Reflections on DATA
As a society, we put great value on DATA. As students, academics, scholars, researchers, practitioners and inquirers, we are often in the pursuit of, if not, immersed in DATA. Each Discipline, from the Medical and the Health Sciences, to Engineering, Computer Science and Business, Sociology and Social Policy, to Education and many others, we seek to collect, analyze and interpret data in meaningful and impactful ways. All the while, we adhere to the highest standards of integrity, validity and reliability. Institutionally, we evaluate and scrutinize our methodological processes through rigorous review processes, internal review boards, internal and external audits, and certifications. Whether or not our practices are directly or indirectly related to data generation and management, our lives are increasingly enveloped in DATA, and currently, BIG DATA mediated by powerful data processing and storage software.
Relatedly, in the scope of research data analysis, there is substantive literature, instruction, training and professional development that engage quantitative and qualitative methods of research and data collection. Nonetheless, there are some enduring questions about the implications of methodology towards humanizing and democratizing research outcomes:
What is the symbolic or material value of researcher data?
- Whose interests does it serve? Who does research ultimately benefit?
- What purpose(s) does it fulfill, for whom and why?
- What are the restrictive parameters (e.g. temporal or contextual, etc.) particular to the affordances and limitations of the collected data that would curtail or caution the generalizability or universality of the research findings?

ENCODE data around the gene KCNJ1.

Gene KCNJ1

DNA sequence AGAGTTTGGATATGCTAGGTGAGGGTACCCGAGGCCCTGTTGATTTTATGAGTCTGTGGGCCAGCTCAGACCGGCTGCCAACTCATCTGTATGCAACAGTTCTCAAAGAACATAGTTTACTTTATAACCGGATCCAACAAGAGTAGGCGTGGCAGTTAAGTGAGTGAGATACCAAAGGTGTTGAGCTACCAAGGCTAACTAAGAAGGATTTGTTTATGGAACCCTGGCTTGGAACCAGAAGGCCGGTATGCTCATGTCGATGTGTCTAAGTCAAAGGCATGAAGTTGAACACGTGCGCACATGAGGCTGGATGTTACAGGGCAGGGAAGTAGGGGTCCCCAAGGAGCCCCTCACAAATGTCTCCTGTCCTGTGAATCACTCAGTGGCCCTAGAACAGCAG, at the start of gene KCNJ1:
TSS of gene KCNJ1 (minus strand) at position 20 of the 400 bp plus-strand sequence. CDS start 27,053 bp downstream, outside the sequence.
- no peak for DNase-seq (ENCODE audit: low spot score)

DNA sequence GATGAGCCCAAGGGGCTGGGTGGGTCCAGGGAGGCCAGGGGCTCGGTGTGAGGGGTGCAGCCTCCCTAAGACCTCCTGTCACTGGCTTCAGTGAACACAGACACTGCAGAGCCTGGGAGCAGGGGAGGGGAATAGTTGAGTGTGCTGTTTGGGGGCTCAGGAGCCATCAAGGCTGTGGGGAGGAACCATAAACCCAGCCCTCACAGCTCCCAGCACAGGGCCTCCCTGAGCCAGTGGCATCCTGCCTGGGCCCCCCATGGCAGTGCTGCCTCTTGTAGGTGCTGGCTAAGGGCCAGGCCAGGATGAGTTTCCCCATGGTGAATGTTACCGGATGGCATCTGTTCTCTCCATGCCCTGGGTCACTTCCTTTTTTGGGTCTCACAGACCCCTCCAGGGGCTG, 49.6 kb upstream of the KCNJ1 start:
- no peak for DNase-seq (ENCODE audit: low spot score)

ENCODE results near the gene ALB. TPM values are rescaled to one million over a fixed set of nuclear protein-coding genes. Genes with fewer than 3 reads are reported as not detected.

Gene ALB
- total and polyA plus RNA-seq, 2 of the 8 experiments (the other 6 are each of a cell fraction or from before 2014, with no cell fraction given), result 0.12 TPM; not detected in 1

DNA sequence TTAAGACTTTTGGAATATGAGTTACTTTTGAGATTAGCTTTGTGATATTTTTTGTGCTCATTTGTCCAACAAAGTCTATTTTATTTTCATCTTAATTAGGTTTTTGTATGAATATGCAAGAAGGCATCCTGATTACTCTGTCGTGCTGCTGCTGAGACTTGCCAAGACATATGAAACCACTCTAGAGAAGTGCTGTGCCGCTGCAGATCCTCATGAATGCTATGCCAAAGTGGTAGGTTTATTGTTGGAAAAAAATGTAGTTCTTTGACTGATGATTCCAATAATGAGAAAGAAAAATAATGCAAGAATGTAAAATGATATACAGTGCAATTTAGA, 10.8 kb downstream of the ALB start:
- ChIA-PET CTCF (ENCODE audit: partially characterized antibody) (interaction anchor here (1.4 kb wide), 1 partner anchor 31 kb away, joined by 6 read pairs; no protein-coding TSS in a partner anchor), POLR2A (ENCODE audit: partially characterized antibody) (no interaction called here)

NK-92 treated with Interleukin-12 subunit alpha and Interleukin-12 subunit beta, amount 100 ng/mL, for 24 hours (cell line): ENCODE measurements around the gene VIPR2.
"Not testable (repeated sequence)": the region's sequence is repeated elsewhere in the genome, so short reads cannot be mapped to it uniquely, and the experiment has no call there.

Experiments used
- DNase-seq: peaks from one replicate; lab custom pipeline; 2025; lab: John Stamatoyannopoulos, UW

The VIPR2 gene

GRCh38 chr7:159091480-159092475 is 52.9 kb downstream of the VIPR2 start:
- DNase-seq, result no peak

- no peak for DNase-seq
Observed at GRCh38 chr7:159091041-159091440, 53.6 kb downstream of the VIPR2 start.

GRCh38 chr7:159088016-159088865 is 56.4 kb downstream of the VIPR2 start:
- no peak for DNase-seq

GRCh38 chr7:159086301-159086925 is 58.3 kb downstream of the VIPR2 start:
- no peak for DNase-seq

- What other outcomes or consequences can be anticipated, identified or acknowledged beyond/outside the scope of the research question/study?
- What are the cross-disciplinary implications of the study (e.g. social, economic, political, religious, etc.)
Are there issues of Access in Site and Participant Selection?
- Whose stories are studied, retold, why, and how? Which stories and agendas are foregrounded, and which are subjugated? Whose stories and agendas are omitted?
- Which participants does research reach by elicitation, and why? Is there an avenue/process for participants/communities to reach research opportunities? Is there reciprocity and multilateralism in research?
- Can participants self-select into or except out of research without direct or indirect consequences? What are the local implications of designing indeterminacy into the site and/or participant selection process?
- How are power disparities conceptualized, balanced or mitigated? How is power directly or indirectly coded or recognized into the research process and findings report?
As you engage with your research project, consider the other side of RIGOR, tipping the balance towards humanization, democratizing engagement and ambivalence. Only a very intentional and balanced approach to research can counteract the historical scientification, objectification and exotification of complex categorical lived realities that are far from neutral.
Erickson and Gutierrez (2002). Culture, Rigor, and Science in Educational Research. Educational Researcher. 31:8. 21-24.
Lather and Moss (2005). Introduction: Implications of Scientific Research in Education Report for Qualitative Inquiry. Teachers College Record. 107:1. 1-3.
Zembylas and Schutz, Eds. (2016) Methodological Advances in Research on Emotion and Education. Switzerland:Springer International Publishing.
By Staff Writer: Min Derry, Learning Fellow & Instructor